As a nearly 20-year veteran improviser, I have long lived and laughed in an environment where very few performers, if any, are compensated for what they do onstage. In fact, I can count on two hands the amount of improv theaters who have structure in place to pay their performers, and this has always seemed like an area for improvement in this art form that I love so much. But there is a shift happening, and there are improv theaters as of late (like those in the article linked above) who are a positive force for change. And it has been my personal mission and a goal of the Stomping Ground organization to join the ranks and be a part of the cultural shift towards compensating improvisers for their time and talent.
Many improvisers, including some of us at SG, love this art form and would continue to hit the stage for free. Thus is the struggle of artists who delight in their craft- we find joy in the process and performance and as a result sometimes undervalue ourselves and our art. We do what we do because we love it. We see the ticket sales rolling in and don’t stop to consider that those ticket sales would not happen without our time, training, talent, and dedication. We are driving the business. But we, as artists, must realize that as with in any other job/profession/art form, compensation helps create a healthier, happier, and more motivated workforce, which results in a better product; that great product results in a better audience, which can then result in higher compensation, thus creating a beautiful cycle with a healthier environment for the performers, organization, and audience alike. Compensating artists is a win-win-win.
So, in an effort to be a part of positive change, Stomping Ground has found a way to compensate our regular performers while still sustaining and growing our young organization. And I’m excited to announce that Stomping Ground will begin paying our main stage performers in 2019 (effective January 1).
How It Will Work: Our goal is to compensate the performers who have dedicated their time and talent to the SG stage. After taking a long look at the budget and our performer base, for 2019 we have implemented the following pay structure:
For all non-student SG-created scripted and unscripted shows, SG House Teams, improv teams comprised solely of SG staff members, and SG CORE Teams, SG will take the first $150 of ticket sales from each show. Everything above that amount will be paid to teams/performers for that show.
-For visiting shows with multiple show runs, SG will take the first $150 of ticket sales from each show and anything above that amount will be paid to teams/performers for that show.
-For Local Access Stand Up Shows, SG will take the first $150 of ticket sales, the Headliner will take the following $50, and the remaining will be distributed to performers for that show (including the Headliner).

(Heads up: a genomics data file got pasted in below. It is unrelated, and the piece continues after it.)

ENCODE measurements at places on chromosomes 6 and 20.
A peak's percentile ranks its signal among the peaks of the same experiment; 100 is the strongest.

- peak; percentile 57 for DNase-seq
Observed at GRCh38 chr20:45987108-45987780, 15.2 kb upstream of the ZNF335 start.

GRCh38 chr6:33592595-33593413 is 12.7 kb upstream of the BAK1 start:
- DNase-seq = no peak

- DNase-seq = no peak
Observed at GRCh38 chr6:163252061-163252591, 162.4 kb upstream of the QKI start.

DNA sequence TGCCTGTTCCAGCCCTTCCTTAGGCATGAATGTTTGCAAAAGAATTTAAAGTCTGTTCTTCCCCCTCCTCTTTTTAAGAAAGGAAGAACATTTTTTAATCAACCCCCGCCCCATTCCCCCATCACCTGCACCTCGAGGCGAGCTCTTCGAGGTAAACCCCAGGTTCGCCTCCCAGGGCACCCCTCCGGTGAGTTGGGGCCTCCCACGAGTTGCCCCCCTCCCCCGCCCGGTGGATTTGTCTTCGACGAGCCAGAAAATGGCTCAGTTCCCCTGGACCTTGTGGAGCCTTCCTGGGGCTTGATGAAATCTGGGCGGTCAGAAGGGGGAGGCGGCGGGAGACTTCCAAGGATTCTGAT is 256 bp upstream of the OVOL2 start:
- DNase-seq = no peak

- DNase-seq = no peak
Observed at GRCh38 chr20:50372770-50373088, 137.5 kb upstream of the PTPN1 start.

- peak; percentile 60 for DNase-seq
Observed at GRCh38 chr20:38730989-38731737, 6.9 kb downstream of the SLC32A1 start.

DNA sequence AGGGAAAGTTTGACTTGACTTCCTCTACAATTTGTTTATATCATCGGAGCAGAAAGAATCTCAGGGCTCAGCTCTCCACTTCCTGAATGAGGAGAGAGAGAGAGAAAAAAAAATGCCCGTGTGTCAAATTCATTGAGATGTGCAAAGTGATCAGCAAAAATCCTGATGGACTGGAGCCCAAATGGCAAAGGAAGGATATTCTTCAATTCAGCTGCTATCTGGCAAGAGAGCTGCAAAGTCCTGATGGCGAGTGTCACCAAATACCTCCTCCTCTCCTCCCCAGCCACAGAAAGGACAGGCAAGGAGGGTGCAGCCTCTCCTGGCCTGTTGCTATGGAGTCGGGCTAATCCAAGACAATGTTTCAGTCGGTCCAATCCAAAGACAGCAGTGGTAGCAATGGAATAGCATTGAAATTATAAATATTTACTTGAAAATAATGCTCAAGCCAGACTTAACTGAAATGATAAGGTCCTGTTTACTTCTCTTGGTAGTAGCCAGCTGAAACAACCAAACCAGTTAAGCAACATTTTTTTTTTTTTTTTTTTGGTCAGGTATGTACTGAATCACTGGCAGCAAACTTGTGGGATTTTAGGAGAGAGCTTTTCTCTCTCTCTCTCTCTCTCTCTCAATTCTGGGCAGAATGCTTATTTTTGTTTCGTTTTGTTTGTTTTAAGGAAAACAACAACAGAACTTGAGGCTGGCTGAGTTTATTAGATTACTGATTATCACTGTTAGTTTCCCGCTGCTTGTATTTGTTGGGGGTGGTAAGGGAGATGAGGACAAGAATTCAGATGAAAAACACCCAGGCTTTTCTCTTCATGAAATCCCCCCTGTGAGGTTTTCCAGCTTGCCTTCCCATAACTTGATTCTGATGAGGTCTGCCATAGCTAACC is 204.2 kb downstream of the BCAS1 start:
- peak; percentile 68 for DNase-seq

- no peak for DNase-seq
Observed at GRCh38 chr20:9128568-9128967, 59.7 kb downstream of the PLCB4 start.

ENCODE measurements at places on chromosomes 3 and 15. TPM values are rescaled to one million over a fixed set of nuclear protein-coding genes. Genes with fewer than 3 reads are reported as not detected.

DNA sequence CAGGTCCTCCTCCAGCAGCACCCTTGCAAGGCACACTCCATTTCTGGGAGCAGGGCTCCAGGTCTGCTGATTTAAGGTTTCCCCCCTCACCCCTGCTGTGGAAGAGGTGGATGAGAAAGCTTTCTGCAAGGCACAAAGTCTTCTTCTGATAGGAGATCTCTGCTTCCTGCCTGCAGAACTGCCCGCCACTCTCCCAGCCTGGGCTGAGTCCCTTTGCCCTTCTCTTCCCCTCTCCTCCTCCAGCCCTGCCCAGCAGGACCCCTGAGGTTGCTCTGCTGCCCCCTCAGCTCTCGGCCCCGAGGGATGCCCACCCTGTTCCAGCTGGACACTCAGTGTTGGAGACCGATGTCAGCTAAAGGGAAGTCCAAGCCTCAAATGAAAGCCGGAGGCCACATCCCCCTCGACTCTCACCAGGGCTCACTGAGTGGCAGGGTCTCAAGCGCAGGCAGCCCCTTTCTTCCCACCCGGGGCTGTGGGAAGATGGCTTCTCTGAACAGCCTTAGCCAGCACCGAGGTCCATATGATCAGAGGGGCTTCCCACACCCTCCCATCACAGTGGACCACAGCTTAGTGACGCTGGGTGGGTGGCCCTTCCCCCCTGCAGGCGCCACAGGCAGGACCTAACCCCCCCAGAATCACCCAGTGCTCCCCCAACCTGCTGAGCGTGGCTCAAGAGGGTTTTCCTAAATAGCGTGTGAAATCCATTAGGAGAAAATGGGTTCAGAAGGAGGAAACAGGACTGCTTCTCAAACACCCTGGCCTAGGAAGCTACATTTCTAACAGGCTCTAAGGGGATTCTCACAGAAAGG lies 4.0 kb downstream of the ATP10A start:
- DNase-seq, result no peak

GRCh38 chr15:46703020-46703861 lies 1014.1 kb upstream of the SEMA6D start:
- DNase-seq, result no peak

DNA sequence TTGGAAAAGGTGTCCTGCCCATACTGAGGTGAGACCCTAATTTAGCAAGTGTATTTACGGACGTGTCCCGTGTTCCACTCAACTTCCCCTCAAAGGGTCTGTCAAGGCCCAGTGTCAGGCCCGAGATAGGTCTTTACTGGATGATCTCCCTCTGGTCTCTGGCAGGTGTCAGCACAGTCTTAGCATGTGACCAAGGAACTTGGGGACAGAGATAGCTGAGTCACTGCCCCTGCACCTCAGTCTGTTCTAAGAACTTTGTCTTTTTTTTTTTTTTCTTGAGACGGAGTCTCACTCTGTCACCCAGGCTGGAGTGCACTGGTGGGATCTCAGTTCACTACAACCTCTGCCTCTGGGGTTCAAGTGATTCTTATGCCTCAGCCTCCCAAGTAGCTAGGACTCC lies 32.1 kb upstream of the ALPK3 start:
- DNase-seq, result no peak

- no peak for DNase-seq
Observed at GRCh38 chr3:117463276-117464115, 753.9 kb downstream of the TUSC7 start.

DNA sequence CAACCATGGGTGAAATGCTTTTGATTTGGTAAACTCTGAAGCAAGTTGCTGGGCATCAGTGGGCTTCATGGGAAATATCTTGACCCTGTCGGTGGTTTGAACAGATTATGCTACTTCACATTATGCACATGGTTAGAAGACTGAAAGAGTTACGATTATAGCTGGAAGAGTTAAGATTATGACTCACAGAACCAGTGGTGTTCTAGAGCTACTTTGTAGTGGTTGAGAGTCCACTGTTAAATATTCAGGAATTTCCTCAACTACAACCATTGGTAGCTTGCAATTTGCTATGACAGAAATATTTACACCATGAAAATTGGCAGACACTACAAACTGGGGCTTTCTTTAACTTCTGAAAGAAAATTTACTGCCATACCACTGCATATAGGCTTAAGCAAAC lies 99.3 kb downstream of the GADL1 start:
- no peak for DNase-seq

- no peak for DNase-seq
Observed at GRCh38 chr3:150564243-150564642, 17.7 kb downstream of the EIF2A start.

The Philosophy Behind our Pay Structure: Our nonprofit organization’s mission statement is to “enrich the community through comedy.” And, we can’t do that if we’re closed. So we don’t want to risk paying out too much too soon to the performers such that it threatens the life and vitality of the organization as a whole. As much as we would love to do a “guaranteed pay” or a door split, we aren’t in the position to do that quite yet. We haven’t been open a year yet and we are still building our audience and organization. Our attendance varies wildly from show to show; some shows have a handful of audience members; some shows sell out. However, this structure is a step in the right direction. We think it is important to compensate the performers who have continually dedicated themselves to the success of this organization and its mission and continually produce quality shows for the SG stage. And we want more performers to make their home at SG. The 2019 pay model and split will allow us to continue to build our audience, value the artists who commit to sharing their time and talent, but not pay out so much that we are shuttered in 2020.  And our performer payment structure will be re-assessed at the end of each calendar year to see if changes can be or need to be made.  While some shows in these early years will have modest audiences, this structure is a great place to start as we look towards selling out our 75-seat venue for every performance.
This pay structure allows us to be a positive force towards changing the improv comedy culture but also ensures that our organization can continue to grow. We will continue to carry out our mission of enriching the community through comedy, and performer compensation allows us to do this even better. We hope you’ll continue to support our mission and make your home at Stomping Ground as a student, performer, or audience member.
Lindsay Goldapp
Managing Director
Stomping Ground Comedy